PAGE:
United States v. Swift Co American Wholesale Grocers Ass v. Same National Wholesale Grocers Ass v. Same 570

Decision Date02 May 1932
Docket NumberNos. 568,569,s. 568
Citation76 L.Ed. 999,52 S.Ct. 460,286 U.S. 106
CourtU.S. Supreme Court

The Attorney General and Mr. John LordO'Brian,

Asst. to Atty. Gen for the United States.

Mr. Edgar Watkins, of Atlanta, Ga., for American Wholesale Grocers' Ass'n.

Mr. Wm. C. Breed, of New York City, for National Wholesale Grocers' Ass'n.

Messrs. Frank J. Hogan, of Washington, D. C., and Henry Veeder, of Chicago, Ill., for Swift & Co. et al.

Messrs. Dayton Moses, of Fort Worth, Tex., and George G. Clough and R. C. Fulbright, both of Houston, Tex., amici curiae.

Mr. Justice CARDOZO delivered the opinion of the Court.

A decree of the Supreme Court of the District of Columbia has modified an earlier decree of the same court which enjoined the continuance of a combination in restraint of trade and commerce.

Separate appeals, one by the United States of America, and the others by associations of wholesale grocers intervening by leave of court, have brought the case here. Judicial Code, § 238, U. S. Code, title 28, § 345 (28 USCA § 345).

In February, 1920, a bill was filed by the government under section 4 of the Act of July 2, 1890 (c. 647, 26 Stat. 209 U. S. Code, title 15, § 4 (15 USCA § 4)), known as the Sherman Anti-Trust Act, against the five leading meat packers in the United States to dissolve a monopoly. The packers joined as defendants were Swift & Co., Armour & Co., Wilson & Co., the Morris Packing Company, and the Cudahy Packing Company, together with their subsidiaries and also their chief officers. The charge was that by concert of action the defendants had succeeded in suppressing competition both in the purchase of live stock and in the sale of dressed meats, and were even spreading their monopoly into other fields of trade. They had attained this evil eminence through agreements apportioning the percentages of live stock to which the members of the combinations were severally entitled; through the acquisition and control of stockyards and stockyard terminal railroads; through the purchase of trade papers and journals whereby cattle raisers were deprived of accurate and unbiased reports of the demand for live stock; and through other devices directed to unified control. 'Having eliminated competition in the meat products, the defendants next took cognizance of the competition which might be expected' from what was characterized as 'substitute foods.' To that end, so it was charged, they had set about controlling the supply of 'fish, vegetables, either fresh or canned, fruits, cereals, milk, poultry, butter, eggs, cheese and other substitute foods ordinarily handled by wholesale grocers or produce dealers.' Through their ownership of refrigerator cars and branch houses as well as other facilities, they were in a position to distribute 'substitute foods and other unrelated commodities' with substantially no increase of overhead. Whenever these advantages were inadequate, they had recourse to the expedient of fixing prices so low over temporary periods of time as to eliminate competition by rivals less favorably situated. Through these and other devices there came about in the view of the government an unlawful monopoly of a large part of the food supply of the nation. The prayer was for an injunction appropriate to the case exhibited by the bill.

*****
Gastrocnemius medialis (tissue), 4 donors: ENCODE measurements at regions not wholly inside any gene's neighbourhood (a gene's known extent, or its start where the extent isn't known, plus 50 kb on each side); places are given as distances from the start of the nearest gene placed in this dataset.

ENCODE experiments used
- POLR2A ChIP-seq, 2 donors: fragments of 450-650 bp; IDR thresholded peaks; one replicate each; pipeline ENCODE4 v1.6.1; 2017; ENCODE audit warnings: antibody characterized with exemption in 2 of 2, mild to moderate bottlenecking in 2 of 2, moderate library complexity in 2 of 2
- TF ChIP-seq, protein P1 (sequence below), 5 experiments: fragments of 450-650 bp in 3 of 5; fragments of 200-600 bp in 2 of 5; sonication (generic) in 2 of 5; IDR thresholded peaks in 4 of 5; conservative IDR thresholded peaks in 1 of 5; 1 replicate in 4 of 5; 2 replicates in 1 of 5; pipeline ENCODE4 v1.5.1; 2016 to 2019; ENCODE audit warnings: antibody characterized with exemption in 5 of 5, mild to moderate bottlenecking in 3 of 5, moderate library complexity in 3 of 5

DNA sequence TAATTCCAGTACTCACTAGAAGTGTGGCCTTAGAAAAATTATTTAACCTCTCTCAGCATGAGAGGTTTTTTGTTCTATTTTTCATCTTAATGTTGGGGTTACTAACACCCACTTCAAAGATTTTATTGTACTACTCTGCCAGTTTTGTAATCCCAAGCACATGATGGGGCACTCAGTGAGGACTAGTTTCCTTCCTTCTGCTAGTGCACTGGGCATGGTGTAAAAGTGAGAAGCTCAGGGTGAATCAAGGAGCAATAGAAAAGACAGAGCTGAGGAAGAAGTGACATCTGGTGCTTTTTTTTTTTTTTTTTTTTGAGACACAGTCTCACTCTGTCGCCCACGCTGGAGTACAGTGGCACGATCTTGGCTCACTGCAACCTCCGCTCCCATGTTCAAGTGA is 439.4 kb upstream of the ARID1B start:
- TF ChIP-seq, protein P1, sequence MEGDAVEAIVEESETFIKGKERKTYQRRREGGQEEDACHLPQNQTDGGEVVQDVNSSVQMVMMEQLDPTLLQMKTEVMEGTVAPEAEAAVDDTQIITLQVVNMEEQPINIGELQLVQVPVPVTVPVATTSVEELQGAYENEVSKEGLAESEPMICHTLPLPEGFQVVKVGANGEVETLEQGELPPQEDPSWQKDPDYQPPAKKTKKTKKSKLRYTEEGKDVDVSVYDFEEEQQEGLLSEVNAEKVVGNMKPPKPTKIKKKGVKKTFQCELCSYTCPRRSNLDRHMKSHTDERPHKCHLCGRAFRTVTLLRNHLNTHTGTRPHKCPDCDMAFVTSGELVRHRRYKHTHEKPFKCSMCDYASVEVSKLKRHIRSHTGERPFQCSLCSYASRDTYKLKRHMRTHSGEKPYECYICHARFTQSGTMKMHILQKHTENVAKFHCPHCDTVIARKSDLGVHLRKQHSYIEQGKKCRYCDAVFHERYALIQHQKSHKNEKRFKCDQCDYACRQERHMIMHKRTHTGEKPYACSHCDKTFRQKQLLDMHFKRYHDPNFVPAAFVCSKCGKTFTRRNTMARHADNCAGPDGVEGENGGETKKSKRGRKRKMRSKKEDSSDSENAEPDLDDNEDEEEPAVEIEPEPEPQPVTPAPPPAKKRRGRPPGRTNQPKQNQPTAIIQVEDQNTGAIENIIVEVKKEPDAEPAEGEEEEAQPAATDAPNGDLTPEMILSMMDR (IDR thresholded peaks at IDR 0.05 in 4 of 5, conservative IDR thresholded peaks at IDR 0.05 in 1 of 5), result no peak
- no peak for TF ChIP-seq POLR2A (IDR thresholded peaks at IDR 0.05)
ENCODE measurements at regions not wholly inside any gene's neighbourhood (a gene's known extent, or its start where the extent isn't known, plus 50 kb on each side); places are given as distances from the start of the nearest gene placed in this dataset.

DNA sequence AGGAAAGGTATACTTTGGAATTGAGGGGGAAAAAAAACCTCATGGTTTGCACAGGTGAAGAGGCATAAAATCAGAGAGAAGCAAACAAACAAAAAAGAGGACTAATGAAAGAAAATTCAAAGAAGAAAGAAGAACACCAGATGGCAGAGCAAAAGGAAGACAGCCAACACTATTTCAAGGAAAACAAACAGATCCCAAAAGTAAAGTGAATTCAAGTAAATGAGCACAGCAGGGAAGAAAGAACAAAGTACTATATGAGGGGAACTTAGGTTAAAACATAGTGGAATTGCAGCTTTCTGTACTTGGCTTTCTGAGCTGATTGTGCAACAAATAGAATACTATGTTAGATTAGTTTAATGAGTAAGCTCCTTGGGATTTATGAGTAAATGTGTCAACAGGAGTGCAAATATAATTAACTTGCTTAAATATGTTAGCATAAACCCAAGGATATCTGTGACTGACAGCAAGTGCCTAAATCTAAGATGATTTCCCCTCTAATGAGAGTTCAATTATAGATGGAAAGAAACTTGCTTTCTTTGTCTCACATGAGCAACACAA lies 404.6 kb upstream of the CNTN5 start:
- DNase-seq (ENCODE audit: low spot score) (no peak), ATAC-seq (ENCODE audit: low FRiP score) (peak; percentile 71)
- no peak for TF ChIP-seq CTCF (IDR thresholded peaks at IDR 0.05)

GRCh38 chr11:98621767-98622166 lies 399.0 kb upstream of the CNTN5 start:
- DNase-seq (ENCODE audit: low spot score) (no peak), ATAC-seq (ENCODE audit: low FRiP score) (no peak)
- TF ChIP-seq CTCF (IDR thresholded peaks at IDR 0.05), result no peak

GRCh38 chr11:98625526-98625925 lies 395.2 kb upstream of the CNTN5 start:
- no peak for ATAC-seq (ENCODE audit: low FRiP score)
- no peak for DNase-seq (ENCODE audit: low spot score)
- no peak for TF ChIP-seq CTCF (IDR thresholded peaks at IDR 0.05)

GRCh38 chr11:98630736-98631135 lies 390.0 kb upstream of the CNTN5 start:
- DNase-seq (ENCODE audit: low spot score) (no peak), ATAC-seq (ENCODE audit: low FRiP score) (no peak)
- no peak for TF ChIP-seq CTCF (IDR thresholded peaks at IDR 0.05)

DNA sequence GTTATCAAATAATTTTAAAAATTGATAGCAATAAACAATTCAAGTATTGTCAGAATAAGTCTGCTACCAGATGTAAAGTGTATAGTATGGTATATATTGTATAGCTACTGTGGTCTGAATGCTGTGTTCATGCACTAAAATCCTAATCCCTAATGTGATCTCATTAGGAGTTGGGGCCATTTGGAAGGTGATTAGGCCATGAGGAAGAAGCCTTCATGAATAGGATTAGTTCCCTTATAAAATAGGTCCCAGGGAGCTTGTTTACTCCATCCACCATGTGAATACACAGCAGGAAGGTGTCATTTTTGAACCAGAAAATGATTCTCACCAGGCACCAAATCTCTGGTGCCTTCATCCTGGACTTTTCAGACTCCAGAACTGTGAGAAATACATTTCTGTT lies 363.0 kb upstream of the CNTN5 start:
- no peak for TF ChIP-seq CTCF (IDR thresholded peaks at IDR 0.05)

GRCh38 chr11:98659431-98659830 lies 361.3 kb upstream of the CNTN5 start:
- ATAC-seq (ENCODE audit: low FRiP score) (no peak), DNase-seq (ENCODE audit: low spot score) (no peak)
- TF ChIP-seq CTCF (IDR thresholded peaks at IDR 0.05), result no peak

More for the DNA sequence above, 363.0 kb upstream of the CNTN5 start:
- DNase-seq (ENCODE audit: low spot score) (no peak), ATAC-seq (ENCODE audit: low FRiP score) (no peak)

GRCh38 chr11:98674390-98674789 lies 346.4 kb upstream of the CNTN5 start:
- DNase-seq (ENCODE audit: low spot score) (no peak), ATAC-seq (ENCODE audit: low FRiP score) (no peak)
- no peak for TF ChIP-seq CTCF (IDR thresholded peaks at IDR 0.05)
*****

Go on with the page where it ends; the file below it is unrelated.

The defendants consented to dismemberment, though answering the bill and traversing its charges. With their answer there was filed a stipulation which provided for the entry of a decree upon the terms therein set forth, and provided also that the decree 'shall not constitute or be considered as an adjudication that the defendants, or any of them, have in fact violated any law of the United States.' The decree entered on February 27, 1920, enjoined the defendants from maintaining a monopoly and from entering into or continuing any combination is restraint of trade and commerce. In addition, they were enjoined both severally and jointly from (1) holding any interest in public stockyard companies, stockyard terminal railroads, or market newspapers, (2) engaging in, or holding any interest in, the business of manufacturing, selling or transporting any of 114 enumerated food products (principally fish, vegetables, fruit, and groceries), and 30 other articles unrelated to the meat packing industry; (3) using or permitting others to use their distributive facilities for the handling of any of these enumerated articles, (4) selling meat at retail, (5) holding any interest in any public cold storage plant, and (6) selling fresh milk or cream. No injunction was granted in respect of the sale or distribution of poultry, butter, cheese, and eggs, though these had been included in the bill among the substitute foods which the defendants were seeking to engross. The decree closed with a provision whereby jurisdiction of the cause was retained for the purpose of taking such other action or adding at the foot such other relief 'as may become necessary or appropriate for the carrying out and enforcement' thereof, 'and for the purpose of entertaining at any time hereafter any application which the parties may make' with reference thereto.